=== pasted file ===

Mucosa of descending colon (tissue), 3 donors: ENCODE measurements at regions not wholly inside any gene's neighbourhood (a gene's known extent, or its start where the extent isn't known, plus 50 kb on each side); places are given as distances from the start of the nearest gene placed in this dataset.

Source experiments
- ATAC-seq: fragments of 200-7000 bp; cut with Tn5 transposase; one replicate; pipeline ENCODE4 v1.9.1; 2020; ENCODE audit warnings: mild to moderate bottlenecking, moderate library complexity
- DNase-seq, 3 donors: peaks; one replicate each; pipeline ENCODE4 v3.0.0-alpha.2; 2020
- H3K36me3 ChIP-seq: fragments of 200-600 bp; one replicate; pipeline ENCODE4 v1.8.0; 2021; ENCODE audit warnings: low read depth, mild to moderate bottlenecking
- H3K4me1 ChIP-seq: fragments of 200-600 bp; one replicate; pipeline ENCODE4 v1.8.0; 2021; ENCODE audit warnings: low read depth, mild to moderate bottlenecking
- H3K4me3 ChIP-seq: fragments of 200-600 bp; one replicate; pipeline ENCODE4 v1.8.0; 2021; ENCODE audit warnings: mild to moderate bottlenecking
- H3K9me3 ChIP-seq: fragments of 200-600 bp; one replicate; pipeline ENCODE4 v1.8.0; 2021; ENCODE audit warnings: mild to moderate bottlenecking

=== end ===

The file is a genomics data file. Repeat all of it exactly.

Mucosa of descending colon (tissue), 3 donors: ENCODE measurements at regions not wholly inside any gene's neighbourhood (a gene's known extent, or its start where the extent isn't known, plus 50 kb on each side); places are given as distances from the start of the nearest gene placed in this dataset.

Source experiments
- ATAC-seq: fragments of 200-7000 bp; cut with Tn5 transposase; one replicate; pipeline ENCODE4 v1.9.1; 2020; ENCODE audit warnings: mild to moderate bottlenecking, moderate library complexity
- DNase-seq, 3 donors: peaks; one replicate each; pipeline ENCODE4 v3.0.0-alpha.2; 2020
- H3K36me3 ChIP-seq: fragments of 200-600 bp; one replicate; pipeline ENCODE4 v1.8.0; 2021; ENCODE audit warnings: low read depth, mild to moderate bottlenecking
- H3K4me1 ChIP-seq: fragments of 200-600 bp; one replicate; pipeline ENCODE4 v1.8.0; 2021; ENCODE audit warnings: low read depth, mild to moderate bottlenecking
- H3K4me3 ChIP-seq: fragments of 200-600 bp; one replicate; pipeline ENCODE4 v1.8.0; 2021; ENCODE audit warnings: mild to moderate bottlenecking
- H3K9me3 ChIP-seq: fragments of 200-600 bp; one replicate; pipeline ENCODE4 v1.8.0; 2021; ENCODE audit warnings: mild to moderate bottlenecking